Bacon makes everything better…so why not try it out with a turkey breast? While we’re at it, let’s butterfly, pound, and then stuff (with cauliflower “rice”) that turkey breast first. Then let’s wrap it with the bacon. Finally, let’s throw it on the grill to cook. Yes, folks, now we’re talking about something worth taking a little time to make right – because this will take a little time to make. But it’s definitely worth it, so plan this one for a day when you won’t be rushed to make dinner and can reap the rewards. If you’re lucky, there might even be enough leftovers for lunch the next day…
- 1 large turkey breast, fully thawed. If you can get a free range one, bonus! You need skinless & boneless, but that’s easy enough to do if you end up with one that has the bone and the skin like mine above
- 1 lb bacon. Again, pastured if you can.
- 1 small head cauliflower
- 2 cloves garlic, crushed
- 2 tbsp fresh rosemary leaves, chopped fine (discard the stem)
- 2 tbsp fresh oregano leaves, chopped fine (discard the stem)
- 1/2 tsp sea salt
- 1/2 tsp white pepper
- zest of 1/4 lemon
Start out by steaming the cauliflower and “rice” it (you can follow the directions here for how to do this). The only difference is that we are going to put the lemon zest in the water that we use for steaming the cauliflower. Don’t leave this out – it gives the stuffing a subtle lemony flavor that goes well with the herbs. Once you’ve got the cauliflower riced in the food processor, add to it the garlic, rosemary, oregano, sea salt, and white pepper and mix well. Set it aside for now.
While the cauliflower is steaming and before you start the below steps, get the grill started. If using gas or charcoal, get a cheap aluminum pan (or make one out of foil) in place under the grate in the middle as a drip pan (bacon fires are NOT fun). If you’ve got a pellet burner, just make sure your grease pan is in place. Set up the grill for indirect high heat (around 450-degrees).
Next we need to prep the turkey breast. Start by removing the skin and cutting the breast away from the bone (if it didn’t come that way). Remove the inner breast “tenderloin”, and then trim out the ligament that runs through the middle. The best way I’ve found to do this is with a sharp fillet knife running with the blade “flat” against the ligament and progressively shaving through the meat until I’ve fully cut it out. Don’t worry about this smaller tenderloin ending up in a couple even smaller pieces…we’ll deal with that. It is important for the main breast piece to remain intact.
Now, we need to butterfly the larger breast so we’ve got something a little thinner to start with. Just be sure to keep the two halves consistent in thickness, starting at the thinner side of the breast, and to leave adequate “hinge” on the thick edge (about the same as the thickness of the slice at that point). Unfold it, arrange the smaller pieces next to it on a large cutting board, and then lay a piece of plastic wrap over the whole thing. Hammer the large piece with a meat mallet to an even thickness of about 1/2″ or so, and into a roughly rectangular shape, and the smaller pieces into about the same thickness and whatever shape they end up. Take note of the hints in this recipe regarding how aggressive to be with the mallet – keeping in mind that the turkey breast will take a bit more coercion than was needed for the chicken.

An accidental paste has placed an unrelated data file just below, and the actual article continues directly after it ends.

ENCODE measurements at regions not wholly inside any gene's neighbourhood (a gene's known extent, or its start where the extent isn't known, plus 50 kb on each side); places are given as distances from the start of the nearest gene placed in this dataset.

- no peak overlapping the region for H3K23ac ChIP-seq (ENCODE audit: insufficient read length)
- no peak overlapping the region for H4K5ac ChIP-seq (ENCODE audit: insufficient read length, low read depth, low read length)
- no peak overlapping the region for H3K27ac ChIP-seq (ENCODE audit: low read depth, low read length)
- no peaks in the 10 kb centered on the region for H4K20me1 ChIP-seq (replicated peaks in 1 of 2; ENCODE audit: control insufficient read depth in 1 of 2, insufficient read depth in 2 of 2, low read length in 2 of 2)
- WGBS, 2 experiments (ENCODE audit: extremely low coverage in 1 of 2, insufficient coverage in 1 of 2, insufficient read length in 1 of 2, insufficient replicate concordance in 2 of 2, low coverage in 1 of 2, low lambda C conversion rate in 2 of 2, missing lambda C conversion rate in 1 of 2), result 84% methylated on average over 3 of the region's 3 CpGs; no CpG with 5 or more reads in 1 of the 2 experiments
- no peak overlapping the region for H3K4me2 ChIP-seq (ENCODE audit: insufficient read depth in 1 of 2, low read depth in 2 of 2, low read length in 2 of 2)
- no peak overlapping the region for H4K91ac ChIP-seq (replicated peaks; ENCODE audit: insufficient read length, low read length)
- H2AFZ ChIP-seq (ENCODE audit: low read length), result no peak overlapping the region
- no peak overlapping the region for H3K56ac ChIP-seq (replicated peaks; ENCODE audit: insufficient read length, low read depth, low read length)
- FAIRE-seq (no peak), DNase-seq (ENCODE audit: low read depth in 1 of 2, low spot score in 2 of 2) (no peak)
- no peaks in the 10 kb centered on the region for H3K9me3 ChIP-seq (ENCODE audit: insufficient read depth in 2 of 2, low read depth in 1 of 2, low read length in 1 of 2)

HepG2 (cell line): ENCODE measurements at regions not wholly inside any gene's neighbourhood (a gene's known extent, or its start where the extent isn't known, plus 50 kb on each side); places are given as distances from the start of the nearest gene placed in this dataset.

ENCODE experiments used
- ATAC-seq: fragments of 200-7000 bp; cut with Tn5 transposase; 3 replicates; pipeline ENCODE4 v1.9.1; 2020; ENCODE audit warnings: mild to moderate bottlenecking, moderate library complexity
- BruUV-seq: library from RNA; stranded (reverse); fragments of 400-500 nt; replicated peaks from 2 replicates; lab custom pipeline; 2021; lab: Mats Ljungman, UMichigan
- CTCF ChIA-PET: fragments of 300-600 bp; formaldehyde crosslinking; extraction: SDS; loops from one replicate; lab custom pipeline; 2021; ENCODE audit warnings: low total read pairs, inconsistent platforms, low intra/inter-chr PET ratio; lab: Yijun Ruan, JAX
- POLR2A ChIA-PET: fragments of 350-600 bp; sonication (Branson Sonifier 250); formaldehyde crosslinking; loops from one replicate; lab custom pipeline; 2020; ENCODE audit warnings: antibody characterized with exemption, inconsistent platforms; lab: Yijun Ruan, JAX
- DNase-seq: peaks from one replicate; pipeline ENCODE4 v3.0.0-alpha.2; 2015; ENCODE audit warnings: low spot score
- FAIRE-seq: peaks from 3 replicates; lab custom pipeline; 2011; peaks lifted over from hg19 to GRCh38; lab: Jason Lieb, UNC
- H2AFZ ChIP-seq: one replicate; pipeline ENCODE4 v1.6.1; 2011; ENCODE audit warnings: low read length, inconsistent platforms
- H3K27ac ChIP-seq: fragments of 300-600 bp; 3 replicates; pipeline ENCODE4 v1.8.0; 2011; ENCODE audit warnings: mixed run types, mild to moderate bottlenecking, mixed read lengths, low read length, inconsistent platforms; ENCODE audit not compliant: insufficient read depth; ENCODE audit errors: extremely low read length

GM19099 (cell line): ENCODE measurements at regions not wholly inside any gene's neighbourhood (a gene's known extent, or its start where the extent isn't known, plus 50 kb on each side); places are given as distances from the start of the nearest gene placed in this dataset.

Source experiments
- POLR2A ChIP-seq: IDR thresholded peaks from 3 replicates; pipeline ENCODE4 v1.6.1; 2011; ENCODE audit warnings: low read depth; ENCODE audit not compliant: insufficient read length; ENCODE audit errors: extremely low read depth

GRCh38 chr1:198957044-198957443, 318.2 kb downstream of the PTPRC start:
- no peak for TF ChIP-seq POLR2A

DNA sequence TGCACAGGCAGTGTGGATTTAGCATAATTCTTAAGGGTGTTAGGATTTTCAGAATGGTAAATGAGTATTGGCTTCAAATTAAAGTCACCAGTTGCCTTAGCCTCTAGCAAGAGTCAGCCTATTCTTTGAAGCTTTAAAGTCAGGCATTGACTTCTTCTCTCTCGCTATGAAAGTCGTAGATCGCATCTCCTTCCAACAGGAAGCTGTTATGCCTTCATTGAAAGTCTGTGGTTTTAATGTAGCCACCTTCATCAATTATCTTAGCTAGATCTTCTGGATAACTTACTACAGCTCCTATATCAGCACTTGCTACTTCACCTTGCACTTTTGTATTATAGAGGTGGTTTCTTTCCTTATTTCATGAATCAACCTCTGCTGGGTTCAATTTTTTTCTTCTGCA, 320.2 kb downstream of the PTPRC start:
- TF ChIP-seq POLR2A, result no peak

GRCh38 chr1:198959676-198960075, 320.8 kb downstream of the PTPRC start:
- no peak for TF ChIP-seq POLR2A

Spread your stuffing across the large flattened breast. Lay the small pieces on top of the stuffing running the long direction (if yours happens to be rectangular instead of square like mine). Grab a long edge and roll it up into big log, trying to keep as much of the stuffing inside as you can (you may need three or four hands to do this successfully…just warning you). Set it aside.
Lay out the bacon in parallel rows, overlapping the ends by a couple of inches. Set the turkey “roll-up” in the middle across the strips. Here is where you can finally put those mad basket-weaving skills you practiced in summer camp to good use! If you’ve got more rows of bacon than you’ve got length of turkey (like in the above photo at the top end), then take one extra and lay them over the ends of the roll parallel to the length to cover up the ends. Then, start at one end and pull up an end of the bacon across the top diagonally. Take the open end from the opposite side and lay it diagonally the other way. Alternate back and forth until you’ve woven the bacon across the entire roll.
As you can see here, basket weaving was NOT one of my activity choices at camp… When you’re finished with the weaving, tie up the ‘roast’ with some butcher’s string¹. If you were a Boy Scout, and paid attention at ALL during a half-dozen different merit badges, you should be able to handle this. It’s nothing but a series of half-hitches in series – sometimes known as a “chain hitch.” And if all this talk of hitches has you flustered…just start wrapping the string around it and tying it randomly until you are sure that the thing won’t fall apart.
Put the roast on the grill. Poke a meat thermometer into one end so it is reading the center. Keep the lid on as much as possible. Turn the roast a quarter turn about once every 10 minutes to cook the bacon evenly until you’ve turned it to all four sides. Continue cooking until the meat thermometer just reads 165 degrees – around 55 to 70 minutes.
Transfer to a cutting board and let it “rest” for another 5 to 10 minutes. If you’ve been screwing off for the last hour while it was cooking, then use this time to hastily throw together a side salad and maybe some steamed carrots or something. Remove the string, then carve into 3/4″ thick slices. Serve, and enjoy!